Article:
I always wondered if homemade pita bread would be better than the dried-out stuff you get at the grocery store. The only problem? To make a real-deal pita you need a baking stone. I do not have one so this is more a Greek-pita fakeout but the dough recipes comes from the cookbook The Bread Bible by Beth Hensperger published by Chronicle Books.
The ability to be flexible in the kitchen is one of the best tools you can have and comes with experience. Wish I could be that way outside the kitchen!
Note that I am using my mixer named Rebel again! She is back from the shop and there is quite a story to be told… soon!
You begin with sprinkling 1 tbsp of yeast into a measuring cup containing 1/2 cup of warm water (105-115F) and a pinch of sugar. Let sit for ten minutes. In the meantime, combine 2 cups of warm water, 1/4 olive oil, 1 tbsp salt and 3 cups whole wheat pastry flour. I did not have whole wheat pastry flour so I just used regular whole wheat flour.
Beat hard until creamy for about a minute. For this stage of the dough-making, use a paddle attachment on your mixer.
Now when I made the same cookbook’s Morning Mexican Buns and Rosemary Raisin Bread the doughs were way too moist and I must admit, that kind of screwed me up for this recipe. I had a hard time following it to a T since I did not have complete confidence in the recipe. As a result, I did not pour in all two cups of warm water. This looked creamy enough to me so I put it aside.
Add in the yeast mixture.
Add three cups of all purpose flour, half a cup at a time. As I was adding the flour I noticed that the dough was kind of looking dry… damn it! Fine… I added the warm water until it looked more… normal.
The dough is supposed to be soft and shaggy and clearing the sides of the bowl. I switched to the dough hook for the kneading process. Knead for two to three minutes.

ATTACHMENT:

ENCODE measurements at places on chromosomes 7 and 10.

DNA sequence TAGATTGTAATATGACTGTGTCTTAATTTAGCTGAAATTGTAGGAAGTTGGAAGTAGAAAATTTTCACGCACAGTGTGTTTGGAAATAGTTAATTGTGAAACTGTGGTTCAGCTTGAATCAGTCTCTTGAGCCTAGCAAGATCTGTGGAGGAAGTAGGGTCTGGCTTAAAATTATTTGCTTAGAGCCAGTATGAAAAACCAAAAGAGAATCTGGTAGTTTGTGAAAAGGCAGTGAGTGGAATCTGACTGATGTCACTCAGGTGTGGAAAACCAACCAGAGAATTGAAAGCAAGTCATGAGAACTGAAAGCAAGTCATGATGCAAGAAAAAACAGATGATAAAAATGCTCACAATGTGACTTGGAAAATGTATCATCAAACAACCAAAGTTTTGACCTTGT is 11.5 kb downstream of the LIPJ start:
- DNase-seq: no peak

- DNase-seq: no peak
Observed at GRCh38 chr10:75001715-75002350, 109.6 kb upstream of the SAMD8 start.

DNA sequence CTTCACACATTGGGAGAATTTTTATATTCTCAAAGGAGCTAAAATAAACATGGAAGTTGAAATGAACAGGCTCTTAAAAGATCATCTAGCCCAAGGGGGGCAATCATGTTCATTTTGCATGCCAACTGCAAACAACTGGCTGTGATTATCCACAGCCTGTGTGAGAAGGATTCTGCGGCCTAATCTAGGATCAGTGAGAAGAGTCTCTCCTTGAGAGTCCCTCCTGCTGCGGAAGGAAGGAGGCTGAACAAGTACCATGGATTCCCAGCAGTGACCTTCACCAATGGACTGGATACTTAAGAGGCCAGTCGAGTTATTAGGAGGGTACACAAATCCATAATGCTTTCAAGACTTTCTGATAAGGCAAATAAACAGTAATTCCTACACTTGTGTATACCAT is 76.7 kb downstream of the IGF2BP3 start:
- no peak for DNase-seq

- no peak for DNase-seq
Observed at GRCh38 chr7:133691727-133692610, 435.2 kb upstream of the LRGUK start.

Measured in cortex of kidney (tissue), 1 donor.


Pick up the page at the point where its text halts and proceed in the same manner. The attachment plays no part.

Take my advice though, do not knead on a high setting or the bowl might get wedged on and you will risk injuring your shoulders trying to get it off.
Transfer to a lightly greased bowl, make sure to flip the dough so it is also covered a little in oil. Cover with plastic wrap and let rise at room temperature about an hour to an hour and a half. I usually use this salad bowl with plastic lid for my dough-making…
Oops! That is the first time that has happened to me! Too funny, LOL.
Divide dough in half. I covered one half with plastic wrap, put in a large Ziploc bag and then put in the fridge to make later. Divide remaining dough into eight pieces.
Shape into a ball and then roll out into a 6″ circle. You are supposed to let rise for 15 minutes but I did not. I cooked them right away. I was hungry!
I use a heavy duty reversible cast iron grill pan that has been heating on medium high heat to cook the dough. For smaller bread like this, it will take about three to four minutes per side to cook through.
You could always use a frying pan to cook the dough or use your baking stone. According to the cookbook you need to put the baking stone in a preheated 475F oven on the bottom rack. Flick the pitas onto the baking stone, close oven door and let bake for four minutes. Do not open the oven door. “Bake eight to ten minutes.” Huh? On top of the four minutes or altogether? Man, I hate vague instructions. I prefer my method!
I used these pita to make my donair-style chicken souvlaki, as well as for dipping into my favourite hummus of all time. They were perfect! No, you couldn’t use them as a pita pocket but that was not why I made them. Despite being whole wheat, they were so much softer and more tender than the pitas from the grocery store. Not to mention healthier and soooooo much cheaper!
Instead of making a large batch of pitas I kept the dough in the fridge and have made them as I needed them. That way they are always soft and hot off the grill, just the way I like them. Totally worth the effort and this recipe makes a ton of pita for very little money!
I give this recipe four and a half out of five wooden spoons.